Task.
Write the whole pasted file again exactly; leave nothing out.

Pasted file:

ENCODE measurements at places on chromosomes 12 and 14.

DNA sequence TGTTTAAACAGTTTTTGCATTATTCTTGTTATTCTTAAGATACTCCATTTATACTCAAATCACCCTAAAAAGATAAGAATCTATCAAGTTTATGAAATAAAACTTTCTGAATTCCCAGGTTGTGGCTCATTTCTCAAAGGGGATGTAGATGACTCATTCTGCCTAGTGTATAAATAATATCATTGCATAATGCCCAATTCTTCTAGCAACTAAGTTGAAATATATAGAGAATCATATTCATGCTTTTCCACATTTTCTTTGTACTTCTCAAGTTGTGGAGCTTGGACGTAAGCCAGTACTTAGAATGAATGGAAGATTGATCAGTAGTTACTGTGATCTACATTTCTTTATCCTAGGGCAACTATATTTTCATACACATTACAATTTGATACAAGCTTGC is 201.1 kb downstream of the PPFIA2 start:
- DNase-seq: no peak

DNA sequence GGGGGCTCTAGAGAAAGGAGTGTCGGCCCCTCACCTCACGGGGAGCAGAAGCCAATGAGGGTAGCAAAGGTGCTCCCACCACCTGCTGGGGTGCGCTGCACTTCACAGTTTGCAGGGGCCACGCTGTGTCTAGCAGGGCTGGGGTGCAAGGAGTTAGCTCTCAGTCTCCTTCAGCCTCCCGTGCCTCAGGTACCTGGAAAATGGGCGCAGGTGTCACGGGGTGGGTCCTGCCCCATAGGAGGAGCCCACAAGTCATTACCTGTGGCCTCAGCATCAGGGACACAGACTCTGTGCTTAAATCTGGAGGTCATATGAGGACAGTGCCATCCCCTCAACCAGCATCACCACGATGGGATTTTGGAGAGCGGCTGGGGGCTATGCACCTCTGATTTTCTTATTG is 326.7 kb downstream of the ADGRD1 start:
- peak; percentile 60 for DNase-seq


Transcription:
ENCODE measurements at places on chromosomes 12 and 14.

DNA sequence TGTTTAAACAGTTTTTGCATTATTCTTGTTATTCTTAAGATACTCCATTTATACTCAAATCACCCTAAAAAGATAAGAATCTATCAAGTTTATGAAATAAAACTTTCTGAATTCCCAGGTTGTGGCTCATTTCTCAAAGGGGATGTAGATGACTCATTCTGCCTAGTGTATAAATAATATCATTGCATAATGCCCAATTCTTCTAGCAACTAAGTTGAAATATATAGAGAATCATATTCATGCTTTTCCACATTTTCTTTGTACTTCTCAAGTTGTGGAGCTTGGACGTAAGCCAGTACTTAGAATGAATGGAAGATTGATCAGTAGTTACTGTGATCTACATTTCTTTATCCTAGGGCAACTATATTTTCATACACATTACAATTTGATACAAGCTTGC is 201.1 kb downstream of the PPFIA2 start:
- DNase-seq: no peak

DNA sequence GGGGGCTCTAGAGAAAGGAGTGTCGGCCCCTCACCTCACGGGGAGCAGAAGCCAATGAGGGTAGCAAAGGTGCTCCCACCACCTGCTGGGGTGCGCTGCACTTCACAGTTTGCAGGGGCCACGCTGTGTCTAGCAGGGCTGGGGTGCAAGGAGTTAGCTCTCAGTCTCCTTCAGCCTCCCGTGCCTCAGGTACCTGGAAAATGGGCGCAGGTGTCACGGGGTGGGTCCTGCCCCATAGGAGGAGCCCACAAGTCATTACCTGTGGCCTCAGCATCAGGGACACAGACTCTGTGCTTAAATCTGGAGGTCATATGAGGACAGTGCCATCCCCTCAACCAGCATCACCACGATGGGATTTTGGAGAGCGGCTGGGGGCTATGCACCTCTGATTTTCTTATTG is 326.7 kb downstream of the ADGRD1 start:
- peak; percentile 60 for DNase-seq